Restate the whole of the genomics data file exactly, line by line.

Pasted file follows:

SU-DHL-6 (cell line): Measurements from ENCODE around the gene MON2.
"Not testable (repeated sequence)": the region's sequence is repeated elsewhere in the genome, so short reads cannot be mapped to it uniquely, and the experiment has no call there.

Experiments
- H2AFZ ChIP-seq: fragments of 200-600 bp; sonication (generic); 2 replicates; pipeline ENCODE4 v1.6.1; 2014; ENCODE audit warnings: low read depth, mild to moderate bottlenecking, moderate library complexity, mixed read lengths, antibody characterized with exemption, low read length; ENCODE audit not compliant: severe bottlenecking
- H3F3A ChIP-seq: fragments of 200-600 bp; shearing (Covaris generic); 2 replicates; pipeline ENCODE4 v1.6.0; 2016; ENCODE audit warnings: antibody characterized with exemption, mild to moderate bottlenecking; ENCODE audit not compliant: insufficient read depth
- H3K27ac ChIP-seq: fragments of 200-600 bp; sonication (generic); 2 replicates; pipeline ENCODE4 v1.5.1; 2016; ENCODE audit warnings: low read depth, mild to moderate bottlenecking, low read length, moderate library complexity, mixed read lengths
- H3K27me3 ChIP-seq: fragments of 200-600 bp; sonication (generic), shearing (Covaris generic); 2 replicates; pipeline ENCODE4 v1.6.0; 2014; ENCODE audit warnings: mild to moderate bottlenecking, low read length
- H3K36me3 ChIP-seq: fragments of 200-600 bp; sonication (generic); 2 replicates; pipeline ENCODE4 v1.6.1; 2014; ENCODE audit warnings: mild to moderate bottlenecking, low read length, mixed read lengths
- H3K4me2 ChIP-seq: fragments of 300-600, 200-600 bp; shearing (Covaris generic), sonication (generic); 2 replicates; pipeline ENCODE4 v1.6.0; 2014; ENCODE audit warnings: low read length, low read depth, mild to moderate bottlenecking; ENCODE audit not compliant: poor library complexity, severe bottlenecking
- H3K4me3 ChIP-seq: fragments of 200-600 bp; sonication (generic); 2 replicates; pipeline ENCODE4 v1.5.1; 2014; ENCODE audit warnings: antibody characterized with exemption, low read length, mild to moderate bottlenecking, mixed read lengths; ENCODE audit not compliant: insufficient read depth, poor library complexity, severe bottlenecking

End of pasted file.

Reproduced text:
SU-DHL-6 (cell line): Measurements from ENCODE around the gene MON2.
"Not testable (repeated sequence)": the region's sequence is repeated elsewhere in the genome, so short reads cannot be mapped to it uniquely, and the experiment has no call there.

Experiments
- H2AFZ ChIP-seq: fragments of 200-600 bp; sonication (generic); 2 replicates; pipeline ENCODE4 v1.6.1; 2014; ENCODE audit warnings: low read depth, mild to moderate bottlenecking, moderate library complexity, mixed read lengths, antibody characterized with exemption, low read length; ENCODE audit not compliant: severe bottlenecking
- H3F3A ChIP-seq: fragments of 200-600 bp; shearing (Covaris generic); 2 replicates; pipeline ENCODE4 v1.6.0; 2016; ENCODE audit warnings: antibody characterized with exemption, mild to moderate bottlenecking; ENCODE audit not compliant: insufficient read depth
- H3K27ac ChIP-seq: fragments of 200-600 bp; sonication (generic); 2 replicates; pipeline ENCODE4 v1.5.1; 2016; ENCODE audit warnings: low read depth, mild to moderate bottlenecking, low read length, moderate library complexity, mixed read lengths
- H3K27me3 ChIP-seq: fragments of 200-600 bp; sonication (generic), shearing (Covaris generic); 2 replicates; pipeline ENCODE4 v1.6.0; 2014; ENCODE audit warnings: mild to moderate bottlenecking, low read length
- H3K36me3 ChIP-seq: fragments of 200-600 bp; sonication (generic); 2 replicates; pipeline ENCODE4 v1.6.1; 2014; ENCODE audit warnings: mild to moderate bottlenecking, low read length, mixed read lengths
- H3K4me2 ChIP-seq: fragments of 300-600, 200-600 bp; shearing (Covaris generic), sonication (generic); 2 replicates; pipeline ENCODE4 v1.6.0; 2014; ENCODE audit warnings: low read length, low read depth, mild to moderate bottlenecking; ENCODE audit not compliant: poor library complexity, severe bottlenecking
- H3K4me3 ChIP-seq: fragments of 200-600 bp; sonication (generic); 2 replicates; pipeline ENCODE4 v1.5.1; 2014; ENCODE audit warnings: antibody characterized with exemption, low read length, mild to moderate bottlenecking, mixed read lengths; ENCODE audit not compliant: insufficient read depth, poor library complexity, severe bottlenecking